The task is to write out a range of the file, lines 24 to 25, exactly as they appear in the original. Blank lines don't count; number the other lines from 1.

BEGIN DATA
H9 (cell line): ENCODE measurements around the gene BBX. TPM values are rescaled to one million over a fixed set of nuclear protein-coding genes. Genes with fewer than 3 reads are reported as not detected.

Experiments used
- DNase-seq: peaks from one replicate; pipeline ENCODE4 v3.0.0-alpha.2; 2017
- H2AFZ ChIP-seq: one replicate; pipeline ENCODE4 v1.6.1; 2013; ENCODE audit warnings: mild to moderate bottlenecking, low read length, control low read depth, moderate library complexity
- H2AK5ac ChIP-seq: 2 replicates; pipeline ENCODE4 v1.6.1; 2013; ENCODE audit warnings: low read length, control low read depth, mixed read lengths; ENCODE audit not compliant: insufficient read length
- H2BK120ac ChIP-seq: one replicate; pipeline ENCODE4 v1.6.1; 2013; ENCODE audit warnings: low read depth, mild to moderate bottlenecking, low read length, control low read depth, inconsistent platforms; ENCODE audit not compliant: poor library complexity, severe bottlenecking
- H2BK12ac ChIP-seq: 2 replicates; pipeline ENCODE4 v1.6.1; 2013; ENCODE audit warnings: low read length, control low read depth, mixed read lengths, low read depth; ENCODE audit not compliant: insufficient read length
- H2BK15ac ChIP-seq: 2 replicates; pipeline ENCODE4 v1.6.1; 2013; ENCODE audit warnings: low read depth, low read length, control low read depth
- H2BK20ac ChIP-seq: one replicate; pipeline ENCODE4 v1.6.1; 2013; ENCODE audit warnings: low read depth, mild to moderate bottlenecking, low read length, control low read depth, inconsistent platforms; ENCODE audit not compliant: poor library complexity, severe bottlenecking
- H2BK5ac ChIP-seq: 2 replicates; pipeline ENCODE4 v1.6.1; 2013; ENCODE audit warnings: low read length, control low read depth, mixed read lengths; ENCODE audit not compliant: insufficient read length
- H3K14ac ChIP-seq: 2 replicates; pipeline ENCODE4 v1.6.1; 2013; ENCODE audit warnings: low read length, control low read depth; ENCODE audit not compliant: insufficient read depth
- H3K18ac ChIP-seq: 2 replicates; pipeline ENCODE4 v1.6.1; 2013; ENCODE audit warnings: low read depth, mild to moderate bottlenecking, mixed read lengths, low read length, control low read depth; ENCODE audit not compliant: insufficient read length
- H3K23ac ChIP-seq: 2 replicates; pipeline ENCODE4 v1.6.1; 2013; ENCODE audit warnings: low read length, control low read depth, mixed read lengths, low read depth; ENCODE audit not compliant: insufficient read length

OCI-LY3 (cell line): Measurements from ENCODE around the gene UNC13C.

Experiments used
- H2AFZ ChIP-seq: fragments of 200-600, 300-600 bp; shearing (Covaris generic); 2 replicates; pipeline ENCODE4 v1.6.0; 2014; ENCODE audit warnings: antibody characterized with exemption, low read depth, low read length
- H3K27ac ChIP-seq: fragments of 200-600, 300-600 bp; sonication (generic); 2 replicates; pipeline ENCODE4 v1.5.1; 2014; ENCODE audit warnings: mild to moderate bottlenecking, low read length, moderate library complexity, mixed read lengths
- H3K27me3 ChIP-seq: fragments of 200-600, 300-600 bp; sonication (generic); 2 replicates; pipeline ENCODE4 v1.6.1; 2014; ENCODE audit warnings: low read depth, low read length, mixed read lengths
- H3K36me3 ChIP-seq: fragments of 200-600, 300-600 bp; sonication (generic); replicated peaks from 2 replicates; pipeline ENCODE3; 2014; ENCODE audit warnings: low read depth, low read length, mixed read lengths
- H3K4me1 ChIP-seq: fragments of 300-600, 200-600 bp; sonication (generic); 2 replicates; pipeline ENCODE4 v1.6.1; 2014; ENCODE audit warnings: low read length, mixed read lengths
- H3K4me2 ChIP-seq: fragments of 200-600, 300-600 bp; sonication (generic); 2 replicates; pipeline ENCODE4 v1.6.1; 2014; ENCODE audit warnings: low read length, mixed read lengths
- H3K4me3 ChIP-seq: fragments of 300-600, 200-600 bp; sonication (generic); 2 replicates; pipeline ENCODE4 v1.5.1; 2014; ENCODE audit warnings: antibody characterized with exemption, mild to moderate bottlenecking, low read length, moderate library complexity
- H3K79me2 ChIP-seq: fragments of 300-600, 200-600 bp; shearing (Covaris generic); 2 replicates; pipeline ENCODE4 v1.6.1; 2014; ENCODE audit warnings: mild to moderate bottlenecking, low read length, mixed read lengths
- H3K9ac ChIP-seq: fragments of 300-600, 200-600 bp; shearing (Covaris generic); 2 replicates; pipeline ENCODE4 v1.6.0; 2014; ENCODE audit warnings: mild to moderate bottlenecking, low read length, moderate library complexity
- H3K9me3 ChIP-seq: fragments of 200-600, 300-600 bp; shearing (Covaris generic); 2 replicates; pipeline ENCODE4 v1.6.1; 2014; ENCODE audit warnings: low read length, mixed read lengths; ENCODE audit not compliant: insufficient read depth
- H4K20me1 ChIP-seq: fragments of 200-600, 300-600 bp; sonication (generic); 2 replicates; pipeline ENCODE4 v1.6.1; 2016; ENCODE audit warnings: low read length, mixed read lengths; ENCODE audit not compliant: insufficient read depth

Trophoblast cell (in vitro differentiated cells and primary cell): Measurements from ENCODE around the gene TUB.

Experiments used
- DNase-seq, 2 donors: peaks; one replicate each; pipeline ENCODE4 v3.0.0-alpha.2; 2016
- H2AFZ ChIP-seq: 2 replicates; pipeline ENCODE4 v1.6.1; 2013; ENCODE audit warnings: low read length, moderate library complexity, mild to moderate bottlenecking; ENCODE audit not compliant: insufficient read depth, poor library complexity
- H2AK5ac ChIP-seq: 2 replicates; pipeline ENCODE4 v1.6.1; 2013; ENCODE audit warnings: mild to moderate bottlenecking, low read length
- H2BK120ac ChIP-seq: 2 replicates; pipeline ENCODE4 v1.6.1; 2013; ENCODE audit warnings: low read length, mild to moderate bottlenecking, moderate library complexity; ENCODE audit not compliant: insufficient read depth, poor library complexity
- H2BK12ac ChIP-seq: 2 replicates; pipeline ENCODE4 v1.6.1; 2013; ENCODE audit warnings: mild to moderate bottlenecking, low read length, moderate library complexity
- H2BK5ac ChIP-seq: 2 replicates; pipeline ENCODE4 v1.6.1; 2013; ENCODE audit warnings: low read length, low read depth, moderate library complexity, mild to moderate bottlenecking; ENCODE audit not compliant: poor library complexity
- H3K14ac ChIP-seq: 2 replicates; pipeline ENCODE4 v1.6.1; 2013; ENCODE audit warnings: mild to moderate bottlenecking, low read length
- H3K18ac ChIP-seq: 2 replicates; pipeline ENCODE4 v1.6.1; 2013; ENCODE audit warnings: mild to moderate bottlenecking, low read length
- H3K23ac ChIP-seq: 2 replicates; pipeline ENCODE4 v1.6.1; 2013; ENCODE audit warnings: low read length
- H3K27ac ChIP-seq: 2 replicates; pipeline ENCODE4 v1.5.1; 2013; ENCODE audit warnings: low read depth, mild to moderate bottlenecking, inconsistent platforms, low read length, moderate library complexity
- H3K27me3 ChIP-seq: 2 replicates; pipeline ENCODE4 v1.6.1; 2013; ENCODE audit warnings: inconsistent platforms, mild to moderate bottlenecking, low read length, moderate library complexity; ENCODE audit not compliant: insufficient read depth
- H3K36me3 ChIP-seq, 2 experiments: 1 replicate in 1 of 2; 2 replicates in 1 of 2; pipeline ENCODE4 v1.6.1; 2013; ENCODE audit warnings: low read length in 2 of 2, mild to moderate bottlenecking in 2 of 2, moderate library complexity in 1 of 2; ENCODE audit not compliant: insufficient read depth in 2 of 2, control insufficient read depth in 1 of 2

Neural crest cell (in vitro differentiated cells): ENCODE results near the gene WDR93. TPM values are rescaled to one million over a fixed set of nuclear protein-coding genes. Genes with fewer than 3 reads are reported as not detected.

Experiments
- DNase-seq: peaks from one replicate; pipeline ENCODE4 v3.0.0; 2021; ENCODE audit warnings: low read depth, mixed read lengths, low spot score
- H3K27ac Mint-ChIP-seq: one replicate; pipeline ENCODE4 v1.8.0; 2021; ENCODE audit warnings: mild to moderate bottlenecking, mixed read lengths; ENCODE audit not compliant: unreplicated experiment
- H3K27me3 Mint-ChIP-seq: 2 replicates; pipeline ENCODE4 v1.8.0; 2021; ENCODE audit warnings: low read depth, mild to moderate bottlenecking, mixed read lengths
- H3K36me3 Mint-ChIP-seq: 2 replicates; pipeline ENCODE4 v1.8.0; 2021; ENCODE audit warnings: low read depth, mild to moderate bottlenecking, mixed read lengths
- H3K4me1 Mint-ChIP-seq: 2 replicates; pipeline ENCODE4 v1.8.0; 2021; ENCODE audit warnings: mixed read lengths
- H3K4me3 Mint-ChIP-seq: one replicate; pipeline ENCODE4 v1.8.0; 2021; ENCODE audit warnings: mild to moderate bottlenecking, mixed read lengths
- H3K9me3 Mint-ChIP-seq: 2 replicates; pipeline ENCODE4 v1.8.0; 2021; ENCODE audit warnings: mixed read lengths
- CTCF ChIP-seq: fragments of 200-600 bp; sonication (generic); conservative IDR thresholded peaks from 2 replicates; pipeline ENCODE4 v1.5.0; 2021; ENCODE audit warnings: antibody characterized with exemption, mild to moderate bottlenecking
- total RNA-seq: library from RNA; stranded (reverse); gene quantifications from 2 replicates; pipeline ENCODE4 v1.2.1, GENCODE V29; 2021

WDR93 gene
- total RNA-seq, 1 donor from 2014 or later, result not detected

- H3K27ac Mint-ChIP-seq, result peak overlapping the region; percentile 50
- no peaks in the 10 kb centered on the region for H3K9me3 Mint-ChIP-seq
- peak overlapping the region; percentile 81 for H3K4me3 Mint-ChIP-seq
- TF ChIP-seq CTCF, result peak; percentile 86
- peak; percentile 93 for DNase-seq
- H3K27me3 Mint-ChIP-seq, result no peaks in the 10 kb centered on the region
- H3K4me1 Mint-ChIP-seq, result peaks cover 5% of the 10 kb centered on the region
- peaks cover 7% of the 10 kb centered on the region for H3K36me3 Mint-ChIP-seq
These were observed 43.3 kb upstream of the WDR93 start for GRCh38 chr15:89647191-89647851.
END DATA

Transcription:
- H3K9ac ChIP-seq: fragments of 300-600, 200-600 bp; shearing (Covaris generic); 2 replicates; pipeline ENCODE4 v1.6.0; 2014; ENCODE audit warnings: mild to moderate bottlenecking, low read length, moderate library complexity
- H3K9me3 ChIP-seq: fragments of 200-600, 300-600 bp; shearing (Covaris generic); 2 replicates; pipeline ENCODE4 v1.6.1; 2014; ENCODE audit warnings: low read length, mixed read lengths; ENCODE audit not compliant: insufficient read depth